Yup: Read these two books.

This one portrays him as a hero.
This one portrays him as a villain.

That way you can make up your own mind.


(I don't think you have EVER been right in ANY economics argument on Fark ever)
 
2013-01-28 05:40:10 PM  

Cinaed: There is a difference between a 'good' return and a 'unreasonable immediate double digit return'.


When I was a kid you could walk into a bank, open a CD, and get an 'unreasonable immediate double digit return' with essentially zero risk.

But then the government decided it was better to lower interest rates and encourage your average Joe to make risky investments. And look how that turned out.
 
2013-01-28 06:00:00 PM  

The Stealth Hippopotamus: BKITU: A nice buried paragraph, that I'm sure will be ignored by many of the people coming to this thread to vent their perpetual outrage:

It is worth pointing out that Fannie Mae and Freddie Mac, America's government-sponsored enterprises, were buying more than one-third of the toxic "private-label" mortgage securities issued in the mid-2000s. This was not because of any law requiring the agencies lend to the poor or to minorities, but because it was insanely profitable for them. Their executives earned fortunes during the good years as they arbitraged the difference between their funding costs and the yield on subprime CDOs with 50:1 leverage. When it blew up in their faces, taxpayers had to foot the bill. It seems like an under-explored area for prosecutors to investigate.

A billionaire if you do, sued out of existence if you don't. I know what I would do, and I bet you'd do the same.


Comments like this come around every so often and give us some keen insight about the conservative mind.
 
2013-01-28 08:24:15 PM  

Ishkur: Debeo Summa Credo: He was a short seller. He sold mortgage debt and mortgage related assets, betting on a downturn.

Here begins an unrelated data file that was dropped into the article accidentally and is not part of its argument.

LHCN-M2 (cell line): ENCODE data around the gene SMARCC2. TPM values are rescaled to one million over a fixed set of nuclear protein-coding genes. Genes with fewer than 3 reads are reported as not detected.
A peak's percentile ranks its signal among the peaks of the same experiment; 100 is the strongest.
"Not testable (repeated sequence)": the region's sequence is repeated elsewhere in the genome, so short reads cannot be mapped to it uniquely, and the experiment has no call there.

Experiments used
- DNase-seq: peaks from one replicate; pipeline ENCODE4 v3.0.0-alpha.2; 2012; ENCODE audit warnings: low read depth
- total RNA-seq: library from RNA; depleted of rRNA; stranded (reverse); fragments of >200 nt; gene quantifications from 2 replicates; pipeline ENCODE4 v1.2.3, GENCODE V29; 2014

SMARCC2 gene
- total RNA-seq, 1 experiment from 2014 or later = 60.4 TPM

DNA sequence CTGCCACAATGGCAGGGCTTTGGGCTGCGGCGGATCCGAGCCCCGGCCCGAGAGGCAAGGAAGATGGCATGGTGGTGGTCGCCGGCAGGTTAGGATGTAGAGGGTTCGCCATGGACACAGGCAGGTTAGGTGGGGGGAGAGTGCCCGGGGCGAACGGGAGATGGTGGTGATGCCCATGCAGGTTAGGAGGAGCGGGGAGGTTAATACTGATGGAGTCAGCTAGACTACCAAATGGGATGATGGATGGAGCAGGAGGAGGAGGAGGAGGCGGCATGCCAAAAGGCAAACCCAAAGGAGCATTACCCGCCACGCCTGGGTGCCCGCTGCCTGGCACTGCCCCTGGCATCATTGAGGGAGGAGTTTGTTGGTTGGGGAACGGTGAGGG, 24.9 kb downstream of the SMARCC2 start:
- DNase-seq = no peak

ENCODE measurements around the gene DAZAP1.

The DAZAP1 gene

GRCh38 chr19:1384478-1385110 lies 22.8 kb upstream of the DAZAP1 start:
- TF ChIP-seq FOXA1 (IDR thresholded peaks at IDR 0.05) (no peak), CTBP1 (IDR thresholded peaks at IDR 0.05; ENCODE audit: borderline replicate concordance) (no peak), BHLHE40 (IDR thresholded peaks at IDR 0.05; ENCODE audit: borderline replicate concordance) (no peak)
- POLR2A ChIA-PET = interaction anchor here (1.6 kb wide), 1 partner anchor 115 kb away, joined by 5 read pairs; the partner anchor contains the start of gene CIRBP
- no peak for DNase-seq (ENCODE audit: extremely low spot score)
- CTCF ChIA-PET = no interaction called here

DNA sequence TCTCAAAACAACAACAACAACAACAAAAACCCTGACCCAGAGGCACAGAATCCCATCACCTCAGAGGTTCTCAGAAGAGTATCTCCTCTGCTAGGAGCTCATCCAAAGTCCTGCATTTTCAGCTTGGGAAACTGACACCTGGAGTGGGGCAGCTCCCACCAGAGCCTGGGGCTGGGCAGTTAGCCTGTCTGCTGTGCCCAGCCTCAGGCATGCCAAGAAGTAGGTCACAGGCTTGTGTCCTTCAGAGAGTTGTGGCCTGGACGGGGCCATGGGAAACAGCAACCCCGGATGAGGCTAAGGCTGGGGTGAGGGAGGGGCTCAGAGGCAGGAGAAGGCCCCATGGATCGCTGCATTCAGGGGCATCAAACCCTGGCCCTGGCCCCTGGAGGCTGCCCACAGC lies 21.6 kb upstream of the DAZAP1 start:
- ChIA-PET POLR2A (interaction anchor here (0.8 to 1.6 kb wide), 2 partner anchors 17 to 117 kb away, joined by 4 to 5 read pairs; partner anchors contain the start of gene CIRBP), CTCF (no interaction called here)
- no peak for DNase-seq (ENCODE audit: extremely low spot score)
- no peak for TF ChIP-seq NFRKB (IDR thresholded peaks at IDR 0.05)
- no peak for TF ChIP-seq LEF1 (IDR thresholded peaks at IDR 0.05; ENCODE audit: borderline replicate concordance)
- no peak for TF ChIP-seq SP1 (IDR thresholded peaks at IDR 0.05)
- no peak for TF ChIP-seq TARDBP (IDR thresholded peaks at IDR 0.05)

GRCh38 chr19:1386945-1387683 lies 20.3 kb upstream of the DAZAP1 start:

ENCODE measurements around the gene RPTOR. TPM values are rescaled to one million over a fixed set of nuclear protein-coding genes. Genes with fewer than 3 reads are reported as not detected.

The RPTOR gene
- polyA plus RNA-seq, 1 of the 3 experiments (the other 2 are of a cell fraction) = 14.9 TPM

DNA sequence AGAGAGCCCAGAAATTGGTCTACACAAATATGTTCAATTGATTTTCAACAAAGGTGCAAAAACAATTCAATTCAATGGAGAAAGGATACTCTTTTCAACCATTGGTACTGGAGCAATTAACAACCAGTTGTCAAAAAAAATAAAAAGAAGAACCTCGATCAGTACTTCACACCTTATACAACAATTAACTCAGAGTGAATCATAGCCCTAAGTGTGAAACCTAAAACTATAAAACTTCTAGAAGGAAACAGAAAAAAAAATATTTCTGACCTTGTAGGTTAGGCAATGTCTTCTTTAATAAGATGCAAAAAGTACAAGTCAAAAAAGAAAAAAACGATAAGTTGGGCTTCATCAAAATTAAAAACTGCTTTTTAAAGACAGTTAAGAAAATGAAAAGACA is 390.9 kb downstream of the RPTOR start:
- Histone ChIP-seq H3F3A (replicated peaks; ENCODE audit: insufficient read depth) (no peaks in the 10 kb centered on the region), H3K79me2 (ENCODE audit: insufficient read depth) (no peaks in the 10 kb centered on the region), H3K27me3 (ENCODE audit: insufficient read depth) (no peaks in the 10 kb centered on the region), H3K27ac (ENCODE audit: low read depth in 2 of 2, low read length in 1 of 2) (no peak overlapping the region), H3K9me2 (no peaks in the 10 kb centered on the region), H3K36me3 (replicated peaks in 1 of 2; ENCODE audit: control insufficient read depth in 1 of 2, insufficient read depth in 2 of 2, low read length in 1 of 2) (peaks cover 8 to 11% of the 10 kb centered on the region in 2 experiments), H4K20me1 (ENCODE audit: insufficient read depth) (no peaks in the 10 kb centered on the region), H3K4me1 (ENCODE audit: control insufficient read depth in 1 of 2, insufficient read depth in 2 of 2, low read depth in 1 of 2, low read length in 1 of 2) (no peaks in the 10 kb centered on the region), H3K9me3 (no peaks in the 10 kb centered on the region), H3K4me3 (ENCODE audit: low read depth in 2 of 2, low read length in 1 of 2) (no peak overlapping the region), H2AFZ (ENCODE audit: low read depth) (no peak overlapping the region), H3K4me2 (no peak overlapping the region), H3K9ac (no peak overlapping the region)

You know how he made his money betting on a downturn? BY TELLING PEOPLE THE HOUSING MARKET WAS STRONG AND THEY SHOULD BUY IN!!!

That's how he cleared $3.9billion while over a million people lost their homes. He LIED to them... he SWINDLED them into putting money into the system so he could puff up the derivatives. These people trusted him and relied on his expertise and knowledge and they did exactly what he said because he was their financial confidant, and he turned around and sold them all down the farking river. It's the old stock market scam of telling a million people to buy a certain stock so you can dump it.

He didn't try to deflate the market at all, he was one of the biggest instigators of its bubble and pop... the bigger the bubble, the better his return, so it was in his best interests to pump that thing as high as possible.

He is a peddler of suffering, misery, confusion and death.


Good lord. He was short the housing market. How in the world could he be pumping it up, while actively betting against it?
 
2013-01-28 08:27:26 PM  

Ishkur: Hydra: When? And whom did he tell?

2007 and Goldman farking Sachs, dumbass. And together they swindled AIG... and well, due to financial netting, everything else came after. I'll be happy to explain it in full, but I don't have time for a long post right now.

Hydra: Do you have an article with examples, or are you just grasping at straws?

Yup: Read these two books.

This one portrays him as a hero.
This one portrays him as a villain.

That way you can make up your own mind.


(I don't think you have EVER been right in ANY economics argument on Fark ever)


He's right in this one, if he's arguing against your point.

You are grossly misinformed regarding Paulson's impact on the housing bubble and recession.
 
2013-01-28 11:53:00 PM  
Well, just look at the way they were dressed. They were asking for it.
 
2013-01-29 12:40:48 AM  
Now that we're talking about how crooked the financial industry was, and how it swindled innocent parties, is anyone thinking about addressing the student loan program, where youngsters are gulled into taking out loans for degrees that will never ever allow them to earn enough to pay the loans off? And to really chain them to the oars permanently, barring them from discharging those debts in bankruptcy?
 
2013-01-29 03:59:22 AM  

Debeo Summa Credo: Good lord. He was short the housing market. How in the world could he be pumping it up, while actively betting against it?


He didn't pump it up, he told everyone else to.
 
2013-01-29 04:00:04 AM  

Debeo Summa Credo: You are grossly misinformed regarding Paulson's impact on the housing bubble and recession.


So both books are wrong?

Can you please show me some literature that is right?
 
2013-01-29 04:08:56 AM  
(btw, that comment was meant for you, not him. I misread the header. YOU'VE never been right about anything ever, DSC. I can't speak for Hydra)